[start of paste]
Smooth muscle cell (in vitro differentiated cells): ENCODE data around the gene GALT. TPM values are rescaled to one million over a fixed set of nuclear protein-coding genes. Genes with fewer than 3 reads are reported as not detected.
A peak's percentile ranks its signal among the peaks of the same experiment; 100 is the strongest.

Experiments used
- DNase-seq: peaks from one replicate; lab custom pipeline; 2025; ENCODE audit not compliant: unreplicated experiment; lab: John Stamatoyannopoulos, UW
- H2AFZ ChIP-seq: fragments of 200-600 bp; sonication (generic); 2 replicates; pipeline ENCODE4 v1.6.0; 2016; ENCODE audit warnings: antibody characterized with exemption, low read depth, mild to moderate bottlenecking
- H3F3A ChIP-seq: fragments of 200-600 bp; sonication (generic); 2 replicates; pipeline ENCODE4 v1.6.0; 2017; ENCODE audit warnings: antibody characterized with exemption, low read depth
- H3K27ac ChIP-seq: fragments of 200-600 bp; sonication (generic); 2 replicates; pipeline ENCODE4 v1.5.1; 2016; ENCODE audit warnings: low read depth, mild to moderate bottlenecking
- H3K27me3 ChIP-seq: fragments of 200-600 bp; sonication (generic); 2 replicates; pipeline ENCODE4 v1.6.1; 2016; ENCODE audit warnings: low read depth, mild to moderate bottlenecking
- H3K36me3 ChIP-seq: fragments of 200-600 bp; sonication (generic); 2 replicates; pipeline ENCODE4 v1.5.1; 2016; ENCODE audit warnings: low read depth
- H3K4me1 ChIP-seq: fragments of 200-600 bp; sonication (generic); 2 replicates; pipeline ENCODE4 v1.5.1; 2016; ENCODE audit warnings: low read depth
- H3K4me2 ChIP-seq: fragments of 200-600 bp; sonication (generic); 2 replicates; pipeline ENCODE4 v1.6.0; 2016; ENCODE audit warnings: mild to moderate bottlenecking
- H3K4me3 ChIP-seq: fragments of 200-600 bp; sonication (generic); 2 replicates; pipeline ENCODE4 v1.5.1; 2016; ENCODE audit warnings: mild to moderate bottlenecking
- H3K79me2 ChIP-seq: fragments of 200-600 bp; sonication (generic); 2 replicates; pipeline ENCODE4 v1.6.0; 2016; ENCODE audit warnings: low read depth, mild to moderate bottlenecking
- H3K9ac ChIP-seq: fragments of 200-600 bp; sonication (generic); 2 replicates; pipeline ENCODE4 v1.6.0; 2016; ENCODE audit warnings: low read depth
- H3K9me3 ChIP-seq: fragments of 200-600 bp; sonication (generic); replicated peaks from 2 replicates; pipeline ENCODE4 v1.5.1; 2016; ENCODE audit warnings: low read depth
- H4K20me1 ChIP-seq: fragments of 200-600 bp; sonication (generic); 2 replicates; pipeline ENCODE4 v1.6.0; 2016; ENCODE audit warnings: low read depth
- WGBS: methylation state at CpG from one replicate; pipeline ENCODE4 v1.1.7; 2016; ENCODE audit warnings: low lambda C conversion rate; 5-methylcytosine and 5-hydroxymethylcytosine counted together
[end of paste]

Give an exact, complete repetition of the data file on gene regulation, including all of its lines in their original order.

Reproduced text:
Smooth muscle cell (in vitro differentiated cells): ENCODE data around the gene GALT. TPM values are rescaled to one million over a fixed set of nuclear protein-coding genes. Genes with fewer than 3 reads are reported as not detected.
A peak's percentile ranks its signal among the peaks of the same experiment; 100 is the strongest.

Experiments used
- DNase-seq: peaks from one replicate; lab custom pipeline; 2025; ENCODE audit not compliant: unreplicated experiment; lab: John Stamatoyannopoulos, UW
- H2AFZ ChIP-seq: fragments of 200-600 bp; sonication (generic); 2 replicates; pipeline ENCODE4 v1.6.0; 2016; ENCODE audit warnings: antibody characterized with exemption, low read depth, mild to moderate bottlenecking
- H3F3A ChIP-seq: fragments of 200-600 bp; sonication (generic); 2 replicates; pipeline ENCODE4 v1.6.0; 2017; ENCODE audit warnings: antibody characterized with exemption, low read depth
- H3K27ac ChIP-seq: fragments of 200-600 bp; sonication (generic); 2 replicates; pipeline ENCODE4 v1.5.1; 2016; ENCODE audit warnings: low read depth, mild to moderate bottlenecking
- H3K27me3 ChIP-seq: fragments of 200-600 bp; sonication (generic); 2 replicates; pipeline ENCODE4 v1.6.1; 2016; ENCODE audit warnings: low read depth, mild to moderate bottlenecking
- H3K36me3 ChIP-seq: fragments of 200-600 bp; sonication (generic); 2 replicates; pipeline ENCODE4 v1.5.1; 2016; ENCODE audit warnings: low read depth
- H3K4me1 ChIP-seq: fragments of 200-600 bp; sonication (generic); 2 replicates; pipeline ENCODE4 v1.5.1; 2016; ENCODE audit warnings: low read depth
- H3K4me2 ChIP-seq: fragments of 200-600 bp; sonication (generic); 2 replicates; pipeline ENCODE4 v1.6.0; 2016; ENCODE audit warnings: mild to moderate bottlenecking
- H3K4me3 ChIP-seq: fragments of 200-600 bp; sonication (generic); 2 replicates; pipeline ENCODE4 v1.5.1; 2016; ENCODE audit warnings: mild to moderate bottlenecking
- H3K79me2 ChIP-seq: fragments of 200-600 bp; sonication (generic); 2 replicates; pipeline ENCODE4 v1.6.0; 2016; ENCODE audit warnings: low read depth, mild to moderate bottlenecking
- H3K9ac ChIP-seq: fragments of 200-600 bp; sonication (generic); 2 replicates; pipeline ENCODE4 v1.6.0; 2016; ENCODE audit warnings: low read depth
- H3K9me3 ChIP-seq: fragments of 200-600 bp; sonication (generic); replicated peaks from 2 replicates; pipeline ENCODE4 v1.5.1; 2016; ENCODE audit warnings: low read depth
- H4K20me1 ChIP-seq: fragments of 200-600 bp; sonication (generic); 2 replicates; pipeline ENCODE4 v1.6.0; 2016; ENCODE audit warnings: low read depth
- WGBS: methylation state at CpG from one replicate; pipeline ENCODE4 v1.1.7; 2016; ENCODE audit warnings: low lambda C conversion rate; 5-methylcytosine and 5-hydroxymethylcytosine counted together